The Kerkenna Archipelago, located 21 kilometers from Sfax (south-eastern Tunisia), is home to the first International Blue Crab Festival, which will take place from 17 to 19 October 2022.
This scientific, cultural, cultural and culinary event was created thanks to the synergy of the two cross-border Italian-Tunisian projects Bleu-adapt “Marine biological invasion and fisheries: research, mitigation and adaptation in the context of climate change” and Med Dé -Co-U- Plages “Sustainable Economics Techniques for Usable Litter on Coastal Beaches”.
It targets the expansion of invasive alien marine species in order to support marine biodiversity and living resources. The event also aims to raise awareness of the impact of plastic waste and the sustainable management of Posidonia oceanica sediments, an endemic sea grass and symbolic habitat of the Mediterranean.
The festival program includes scientific conferences, screenings of films and documentaries, master classes, seminars and round tables that bring together all subjects of the marine environment.
Charfia, a fixed fishery of the Kerkenna Islands, a UNESCO Intangible Heritage, is at the heart of the action. Trips to the sea and visits to these facilities will be monitored by a group of fisheries experts.
An emphasis on environmental actions is also part of the festival’s activities, with the grand opening of the first ecological beach in the Kerkenna Archipelago and the involvement of the fishing fleet in cleaning the seabed, as well as an environmental parade aimed at raising awareness. the general public about the scale of sea pollution, especially plastic waste.
Also on the agenda are competitions for the benefit of the local population, fishermen and their families.
Remember that the blue crab is an invasive species that arrived in the Mediterranean through the Suez Canal. This jeopardized the methods used by small-scale fishermen along the Tunisian coast, damaging the nets and traps used for charfia fishing (a traditional method that uses a fixed fishing gear that blocks the path of fish to trap them).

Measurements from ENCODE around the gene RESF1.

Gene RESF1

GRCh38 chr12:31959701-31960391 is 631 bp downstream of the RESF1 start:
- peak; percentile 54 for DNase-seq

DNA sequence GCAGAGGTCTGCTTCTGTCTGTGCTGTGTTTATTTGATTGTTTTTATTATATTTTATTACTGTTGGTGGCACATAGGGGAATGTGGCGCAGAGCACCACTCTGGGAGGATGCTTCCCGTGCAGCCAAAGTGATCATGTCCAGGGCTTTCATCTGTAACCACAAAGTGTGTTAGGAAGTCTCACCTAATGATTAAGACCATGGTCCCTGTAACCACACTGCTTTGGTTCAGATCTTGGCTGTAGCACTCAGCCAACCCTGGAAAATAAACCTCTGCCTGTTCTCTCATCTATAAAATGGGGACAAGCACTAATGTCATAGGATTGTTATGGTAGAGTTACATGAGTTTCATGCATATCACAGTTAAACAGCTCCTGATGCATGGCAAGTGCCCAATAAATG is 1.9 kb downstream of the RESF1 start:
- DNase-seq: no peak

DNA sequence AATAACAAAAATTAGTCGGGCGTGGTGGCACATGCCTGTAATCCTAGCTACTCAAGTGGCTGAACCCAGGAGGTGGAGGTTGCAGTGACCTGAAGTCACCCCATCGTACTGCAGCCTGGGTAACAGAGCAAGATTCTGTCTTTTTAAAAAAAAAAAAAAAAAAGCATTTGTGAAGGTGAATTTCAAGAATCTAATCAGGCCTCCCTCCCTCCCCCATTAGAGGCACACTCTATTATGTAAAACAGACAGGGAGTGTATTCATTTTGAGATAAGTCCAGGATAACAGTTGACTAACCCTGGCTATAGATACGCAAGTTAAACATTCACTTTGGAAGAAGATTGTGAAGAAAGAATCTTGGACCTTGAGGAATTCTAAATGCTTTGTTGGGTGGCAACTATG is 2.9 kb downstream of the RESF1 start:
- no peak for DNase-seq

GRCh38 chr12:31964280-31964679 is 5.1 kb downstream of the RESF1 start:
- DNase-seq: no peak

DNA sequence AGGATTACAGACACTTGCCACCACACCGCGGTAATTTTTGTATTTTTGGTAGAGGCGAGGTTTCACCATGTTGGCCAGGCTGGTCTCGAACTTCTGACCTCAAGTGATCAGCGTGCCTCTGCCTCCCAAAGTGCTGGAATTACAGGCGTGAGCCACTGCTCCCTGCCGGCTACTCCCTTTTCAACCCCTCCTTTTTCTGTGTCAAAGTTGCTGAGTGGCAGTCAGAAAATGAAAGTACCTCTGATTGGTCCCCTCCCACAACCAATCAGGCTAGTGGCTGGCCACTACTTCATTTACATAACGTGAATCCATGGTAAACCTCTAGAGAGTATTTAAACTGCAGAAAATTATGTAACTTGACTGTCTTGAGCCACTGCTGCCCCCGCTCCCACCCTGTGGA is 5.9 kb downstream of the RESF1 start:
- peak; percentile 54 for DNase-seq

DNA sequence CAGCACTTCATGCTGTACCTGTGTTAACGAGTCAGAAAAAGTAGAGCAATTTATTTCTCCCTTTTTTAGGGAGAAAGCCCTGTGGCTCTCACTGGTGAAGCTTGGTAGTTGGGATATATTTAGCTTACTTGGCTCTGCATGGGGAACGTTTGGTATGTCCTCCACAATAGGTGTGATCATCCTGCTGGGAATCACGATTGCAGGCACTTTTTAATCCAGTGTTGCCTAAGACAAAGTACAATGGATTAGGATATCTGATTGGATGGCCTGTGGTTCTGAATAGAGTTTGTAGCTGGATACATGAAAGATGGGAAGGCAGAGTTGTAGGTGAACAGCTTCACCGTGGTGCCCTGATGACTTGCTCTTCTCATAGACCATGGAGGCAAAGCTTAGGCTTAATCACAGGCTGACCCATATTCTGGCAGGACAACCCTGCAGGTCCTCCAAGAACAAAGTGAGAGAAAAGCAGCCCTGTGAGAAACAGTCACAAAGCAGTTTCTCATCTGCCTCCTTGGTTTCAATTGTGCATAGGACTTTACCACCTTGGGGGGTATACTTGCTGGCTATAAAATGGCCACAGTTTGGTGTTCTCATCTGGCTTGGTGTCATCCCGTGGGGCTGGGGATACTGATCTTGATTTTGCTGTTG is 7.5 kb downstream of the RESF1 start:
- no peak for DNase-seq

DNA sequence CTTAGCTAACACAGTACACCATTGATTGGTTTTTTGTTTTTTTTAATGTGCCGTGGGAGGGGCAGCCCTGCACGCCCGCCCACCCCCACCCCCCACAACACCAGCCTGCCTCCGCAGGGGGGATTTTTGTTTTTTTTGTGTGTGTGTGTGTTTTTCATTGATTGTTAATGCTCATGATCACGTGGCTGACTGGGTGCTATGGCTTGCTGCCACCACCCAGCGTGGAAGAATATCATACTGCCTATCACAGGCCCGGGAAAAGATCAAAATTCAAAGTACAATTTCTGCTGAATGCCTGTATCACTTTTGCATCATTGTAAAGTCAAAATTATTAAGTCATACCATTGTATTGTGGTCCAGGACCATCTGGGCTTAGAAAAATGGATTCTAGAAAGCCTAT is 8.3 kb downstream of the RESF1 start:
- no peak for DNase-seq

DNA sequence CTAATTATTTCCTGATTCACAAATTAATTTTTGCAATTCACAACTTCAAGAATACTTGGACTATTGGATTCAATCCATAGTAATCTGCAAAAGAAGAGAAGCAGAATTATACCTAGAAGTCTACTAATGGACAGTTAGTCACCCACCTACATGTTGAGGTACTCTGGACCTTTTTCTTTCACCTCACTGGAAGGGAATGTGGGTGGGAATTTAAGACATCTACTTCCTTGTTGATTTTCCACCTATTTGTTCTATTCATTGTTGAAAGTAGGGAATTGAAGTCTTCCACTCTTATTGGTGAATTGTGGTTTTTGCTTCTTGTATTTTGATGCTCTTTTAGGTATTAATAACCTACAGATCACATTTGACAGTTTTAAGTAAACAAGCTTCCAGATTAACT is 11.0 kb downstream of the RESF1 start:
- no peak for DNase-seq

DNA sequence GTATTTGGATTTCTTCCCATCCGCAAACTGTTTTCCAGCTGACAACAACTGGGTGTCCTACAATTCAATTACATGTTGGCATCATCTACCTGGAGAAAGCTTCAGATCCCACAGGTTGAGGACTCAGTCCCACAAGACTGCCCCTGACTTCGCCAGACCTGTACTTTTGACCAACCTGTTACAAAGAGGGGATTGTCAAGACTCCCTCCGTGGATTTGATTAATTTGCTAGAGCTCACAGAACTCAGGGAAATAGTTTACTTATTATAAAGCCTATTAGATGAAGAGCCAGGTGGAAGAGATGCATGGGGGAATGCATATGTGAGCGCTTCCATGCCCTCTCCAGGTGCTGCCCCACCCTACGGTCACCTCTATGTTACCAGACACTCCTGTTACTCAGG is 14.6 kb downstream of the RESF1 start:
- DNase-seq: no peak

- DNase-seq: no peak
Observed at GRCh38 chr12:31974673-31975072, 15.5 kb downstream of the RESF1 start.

The first appearance of a blue crab on the coast of Tunisia
With its shell and sharp claws, the blue crab devastates the traps and feeds on other species caught in the traps.
The blue crab was first spotted off the coast of Tunisia in 1993. In 2014, it began to reproduce massively, causing great damage to small-scale coastal fishermen, especially in the Gulf of Gabes, southeastern Tunisia, where it accounted for more than 70% of the catch during the high season.
In a few years, Tunisian fishermen, with the support of FAO, managed to turn this invasive species into an export commodity.
World famous blue crab
The first blue crab processing and sales plant for the Asian market, built by the state in the Kerkenna Islands in 2019, is the origin of a mini-economic boom that has created around fifty jobs locally. The private sector, which initially invested simply in the packaging and freezing of raw products; now interested in finished products for Asia, Italy, Spain and the American continent. Some Zarzis factories even plan to add boiled crab to their catalog to conquer other markets and even Tunisia.
According to FAO, the blue crab ranks fifth among the most sought-after crabs on the world market. It is particularly popular in Asia, the US and Australia, where many restaurants feature it on their menus.